Here’s how we used satellite data to map poverty in Thailand and the Philippines
Innovative, new methods are needed to estimate poverty due to the high costs and long time frame of traditional methods.
Accurate measurements of the economic characteristics of populations critically influence both research and policy. Such measurements shape decisions by governments about how to allocate scarce resources and provide the foundation for global efforts to understand and track progress toward improving lives.
Household and enterprise surveys, censuses, and administrative registers constitute major sources of development indicators, including that of the Sustainable Development Goals. There is usually information available at national and regional level from these sources, however, policymaking often requires more granular data in order to efficiently tackle disparities within countries.
Given the high cost of conducting surveys, increasing sample size to reflect all geographic areas and different population groupings may not be practical. On the other hand, while censuses don’t suffer from limited coverage, they provide outdated information since they are expensive to conduct and seldom done. Complementing these traditional sources of data for development with innovative methods could potentially address the issues mentioned above.
Neural networks, which use algorithms to mimic how the human brain operates and recognize relationships in a set of data, could be one of these methods to help policymakers obtain the granular poverty data they need. These networks can combine night and daytime satellite images in order to estimate economic wealth on a highly granular level.
We tested this approach using poverty data from the Philippines and Thailand. We chose these countries because they have existing initiatives to combine household survey data with census data to produce more granular yet reliable estimates of poverty, and these initiatives provided sufficient data on which machine learning algorithms could be trained.
The two countries, although both considered to be middle-income countries, have slightly different poverty profiles, with Thailand showing significantly lower poverty rates than the Philippines. This allows for an examination of how poverty distribution affects poverty estimation using machine-learning algorithms.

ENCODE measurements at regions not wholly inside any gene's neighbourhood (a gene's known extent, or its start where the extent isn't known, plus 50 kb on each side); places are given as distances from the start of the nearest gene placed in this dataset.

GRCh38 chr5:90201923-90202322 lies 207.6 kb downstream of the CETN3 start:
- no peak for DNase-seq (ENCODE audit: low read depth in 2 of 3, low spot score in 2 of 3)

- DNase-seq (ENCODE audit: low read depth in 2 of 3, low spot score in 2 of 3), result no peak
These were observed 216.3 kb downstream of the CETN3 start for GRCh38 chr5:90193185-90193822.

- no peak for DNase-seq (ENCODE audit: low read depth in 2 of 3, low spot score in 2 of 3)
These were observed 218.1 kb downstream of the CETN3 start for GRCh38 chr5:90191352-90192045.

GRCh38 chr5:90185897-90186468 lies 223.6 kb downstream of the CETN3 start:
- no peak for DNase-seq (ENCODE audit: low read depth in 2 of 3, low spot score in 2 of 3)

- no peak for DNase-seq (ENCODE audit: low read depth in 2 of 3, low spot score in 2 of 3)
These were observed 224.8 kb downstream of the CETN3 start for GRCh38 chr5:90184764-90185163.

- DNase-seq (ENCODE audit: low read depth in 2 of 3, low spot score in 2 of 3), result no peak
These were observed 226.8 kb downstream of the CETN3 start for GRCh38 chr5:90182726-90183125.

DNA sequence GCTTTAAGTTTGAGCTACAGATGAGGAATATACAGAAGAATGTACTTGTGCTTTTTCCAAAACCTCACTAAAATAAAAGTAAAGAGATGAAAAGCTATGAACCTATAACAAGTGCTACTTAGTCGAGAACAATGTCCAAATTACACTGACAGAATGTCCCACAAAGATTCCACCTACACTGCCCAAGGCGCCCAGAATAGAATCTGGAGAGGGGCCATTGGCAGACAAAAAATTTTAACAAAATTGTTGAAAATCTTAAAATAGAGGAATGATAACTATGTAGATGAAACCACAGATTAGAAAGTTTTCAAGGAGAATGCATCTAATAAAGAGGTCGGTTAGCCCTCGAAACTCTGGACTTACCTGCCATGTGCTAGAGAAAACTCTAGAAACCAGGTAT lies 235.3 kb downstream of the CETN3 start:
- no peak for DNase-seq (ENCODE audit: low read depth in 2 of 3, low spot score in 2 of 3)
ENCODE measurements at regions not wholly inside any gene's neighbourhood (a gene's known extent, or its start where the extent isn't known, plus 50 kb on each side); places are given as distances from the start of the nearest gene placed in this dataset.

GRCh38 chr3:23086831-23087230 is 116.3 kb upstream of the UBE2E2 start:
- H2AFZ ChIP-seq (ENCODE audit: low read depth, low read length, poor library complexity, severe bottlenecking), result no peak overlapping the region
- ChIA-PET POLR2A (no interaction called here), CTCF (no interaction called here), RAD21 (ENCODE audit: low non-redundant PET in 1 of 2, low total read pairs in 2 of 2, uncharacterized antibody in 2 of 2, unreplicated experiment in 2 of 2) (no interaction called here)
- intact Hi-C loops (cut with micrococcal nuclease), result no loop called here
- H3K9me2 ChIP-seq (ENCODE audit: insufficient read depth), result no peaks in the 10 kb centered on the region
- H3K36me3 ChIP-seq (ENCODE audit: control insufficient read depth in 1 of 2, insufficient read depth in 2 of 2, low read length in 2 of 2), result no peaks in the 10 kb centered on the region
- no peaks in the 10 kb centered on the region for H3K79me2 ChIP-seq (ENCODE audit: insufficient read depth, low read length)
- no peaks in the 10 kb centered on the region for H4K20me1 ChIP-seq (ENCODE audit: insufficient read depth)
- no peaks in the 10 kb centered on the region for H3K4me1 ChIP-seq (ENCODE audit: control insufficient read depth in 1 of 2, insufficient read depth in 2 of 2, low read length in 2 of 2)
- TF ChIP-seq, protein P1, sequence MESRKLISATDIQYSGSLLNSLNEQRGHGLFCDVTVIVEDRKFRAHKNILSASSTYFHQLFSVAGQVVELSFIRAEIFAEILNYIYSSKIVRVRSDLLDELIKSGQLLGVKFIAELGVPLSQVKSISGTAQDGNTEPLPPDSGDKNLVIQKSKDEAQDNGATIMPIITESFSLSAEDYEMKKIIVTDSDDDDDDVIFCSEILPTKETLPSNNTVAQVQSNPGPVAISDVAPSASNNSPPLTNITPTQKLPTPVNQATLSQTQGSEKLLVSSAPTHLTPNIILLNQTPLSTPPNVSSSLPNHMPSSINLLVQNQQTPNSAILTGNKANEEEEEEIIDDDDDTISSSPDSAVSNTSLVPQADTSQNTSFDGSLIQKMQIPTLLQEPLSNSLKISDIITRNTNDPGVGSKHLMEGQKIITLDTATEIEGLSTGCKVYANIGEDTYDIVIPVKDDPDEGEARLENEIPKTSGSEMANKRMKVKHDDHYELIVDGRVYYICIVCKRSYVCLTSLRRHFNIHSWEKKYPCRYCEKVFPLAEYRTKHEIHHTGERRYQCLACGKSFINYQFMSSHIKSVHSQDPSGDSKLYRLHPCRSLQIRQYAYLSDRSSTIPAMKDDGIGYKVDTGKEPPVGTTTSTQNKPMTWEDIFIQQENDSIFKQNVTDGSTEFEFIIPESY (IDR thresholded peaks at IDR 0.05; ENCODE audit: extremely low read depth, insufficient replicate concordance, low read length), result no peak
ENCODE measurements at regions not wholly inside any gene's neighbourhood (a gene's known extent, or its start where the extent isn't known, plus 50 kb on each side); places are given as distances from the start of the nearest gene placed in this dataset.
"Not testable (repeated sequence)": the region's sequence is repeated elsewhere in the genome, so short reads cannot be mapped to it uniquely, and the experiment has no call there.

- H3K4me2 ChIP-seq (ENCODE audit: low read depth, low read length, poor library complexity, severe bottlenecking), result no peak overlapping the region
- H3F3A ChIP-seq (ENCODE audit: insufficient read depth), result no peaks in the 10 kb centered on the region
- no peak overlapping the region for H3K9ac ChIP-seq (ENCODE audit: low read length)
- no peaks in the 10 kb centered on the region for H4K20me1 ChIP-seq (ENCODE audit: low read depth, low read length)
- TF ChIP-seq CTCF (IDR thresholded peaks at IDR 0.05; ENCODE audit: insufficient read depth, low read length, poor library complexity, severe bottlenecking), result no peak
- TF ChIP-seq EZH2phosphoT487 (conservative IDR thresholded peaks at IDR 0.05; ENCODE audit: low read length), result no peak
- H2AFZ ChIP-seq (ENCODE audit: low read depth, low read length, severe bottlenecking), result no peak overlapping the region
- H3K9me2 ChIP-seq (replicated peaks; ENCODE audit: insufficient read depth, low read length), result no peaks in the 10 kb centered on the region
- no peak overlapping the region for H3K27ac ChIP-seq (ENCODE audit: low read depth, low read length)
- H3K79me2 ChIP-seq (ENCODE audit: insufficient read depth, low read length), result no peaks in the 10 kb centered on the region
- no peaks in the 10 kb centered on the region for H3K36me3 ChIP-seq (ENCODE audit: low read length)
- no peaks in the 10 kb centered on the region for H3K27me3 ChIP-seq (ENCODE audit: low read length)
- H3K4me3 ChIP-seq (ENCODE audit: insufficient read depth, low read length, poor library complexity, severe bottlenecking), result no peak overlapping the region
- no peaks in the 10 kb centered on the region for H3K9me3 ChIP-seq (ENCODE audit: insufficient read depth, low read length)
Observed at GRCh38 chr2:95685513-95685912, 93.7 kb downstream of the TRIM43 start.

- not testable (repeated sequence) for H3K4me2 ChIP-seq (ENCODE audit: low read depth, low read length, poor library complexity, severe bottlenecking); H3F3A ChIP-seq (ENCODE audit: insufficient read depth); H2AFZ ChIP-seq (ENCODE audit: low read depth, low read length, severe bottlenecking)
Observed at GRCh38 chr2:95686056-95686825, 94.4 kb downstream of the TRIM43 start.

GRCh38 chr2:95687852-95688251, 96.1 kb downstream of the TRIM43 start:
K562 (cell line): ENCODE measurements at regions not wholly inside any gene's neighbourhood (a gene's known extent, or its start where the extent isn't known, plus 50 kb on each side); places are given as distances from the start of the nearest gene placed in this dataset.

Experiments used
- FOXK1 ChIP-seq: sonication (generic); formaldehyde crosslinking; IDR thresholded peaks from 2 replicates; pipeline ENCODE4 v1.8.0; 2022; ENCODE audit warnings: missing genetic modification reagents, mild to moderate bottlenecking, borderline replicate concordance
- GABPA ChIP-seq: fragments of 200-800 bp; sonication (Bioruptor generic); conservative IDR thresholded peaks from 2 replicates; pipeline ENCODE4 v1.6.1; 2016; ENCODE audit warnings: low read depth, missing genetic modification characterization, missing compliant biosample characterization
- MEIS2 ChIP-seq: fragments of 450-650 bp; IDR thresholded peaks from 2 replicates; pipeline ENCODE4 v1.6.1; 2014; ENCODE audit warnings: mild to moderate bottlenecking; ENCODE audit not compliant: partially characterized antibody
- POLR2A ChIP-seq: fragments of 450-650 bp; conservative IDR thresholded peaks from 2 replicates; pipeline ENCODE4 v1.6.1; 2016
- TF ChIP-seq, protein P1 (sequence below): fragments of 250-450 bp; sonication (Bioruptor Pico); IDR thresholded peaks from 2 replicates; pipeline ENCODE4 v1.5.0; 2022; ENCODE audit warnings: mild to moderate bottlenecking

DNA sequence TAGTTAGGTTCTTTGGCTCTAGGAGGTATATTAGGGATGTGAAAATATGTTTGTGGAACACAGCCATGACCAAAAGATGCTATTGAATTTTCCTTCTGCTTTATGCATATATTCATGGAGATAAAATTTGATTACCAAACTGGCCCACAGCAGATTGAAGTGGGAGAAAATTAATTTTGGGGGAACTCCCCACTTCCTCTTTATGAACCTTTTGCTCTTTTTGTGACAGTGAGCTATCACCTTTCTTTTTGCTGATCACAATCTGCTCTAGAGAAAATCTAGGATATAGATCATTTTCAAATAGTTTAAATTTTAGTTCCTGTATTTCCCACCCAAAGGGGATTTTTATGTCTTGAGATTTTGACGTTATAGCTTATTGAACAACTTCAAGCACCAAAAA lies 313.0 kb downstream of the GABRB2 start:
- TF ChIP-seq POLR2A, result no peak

It is possible to predict poverty on a grid-level as small as an area 4 kilometers by 4 kilometers.
We trained the algorithm to predict nighttime light intensity based on daytime images. Intensity of night lights is a reasonable proxy for human settlements and economic wealth. The goal was to get a model that can recognize features in daytime images that lead to bright nights. These features correspond to things like street patterns, building density, and roofs, etc.
We obtained those features on the grid-level for the whole country from the daytime images. We used aggregates (from grid-level to municipal/city-level in the Philippines and tambon (township) level in Thailand) of those features to analyze their relationship with poverty rates at those levels, which represent the most granular level of our input data. Once that relationship has been established, it is possible to predict poverty on a grid-level as small as an area 4 kilometers by 4 kilometers.
We were able to predict the government-published poverty estimates using machine-learning algorithms applied on satellite imagery much better in the Philippines than in Thailand. One possible reason for this is there are significantly more tambons with low poverty rates.
The lack of variability in our poverty data may have contributed to the machine-learning algorithm’s underestimation of poverty distribution in Thailand. However, when we used proxy measures other than income poverty rates, which have greater variability, as our input data, the machine-learning approach’s predictive performance improved significantly.
Exploring the feasibility of using satellite imagery as an alternative data source for poverty estimation does not aim to replace conventional sources of poverty data: rather, data integration addresses some of the limitations associated with traditional techniques.
To achieve these objectives, which might also result in significant cost savings, government agencies that are responsible for compiling poverty statistics must make substantial investments in technology and talent. For instance, scaling up from feasibility studies to ongoing and more systematic use of nontraditional data sources requires these agencies to have access to higher resolution satellite imagery and specialist computing resources.
Further extending this to other types of non-traditional sources of data for development, any initiative to integrate these new types of data into national statistical systems will require the forging of partnerships with academic, private, and public institutions to ensure a broad platform for sharing ideas, knowledge, and solutions on how to leverage innovative data sources for the benefit of all.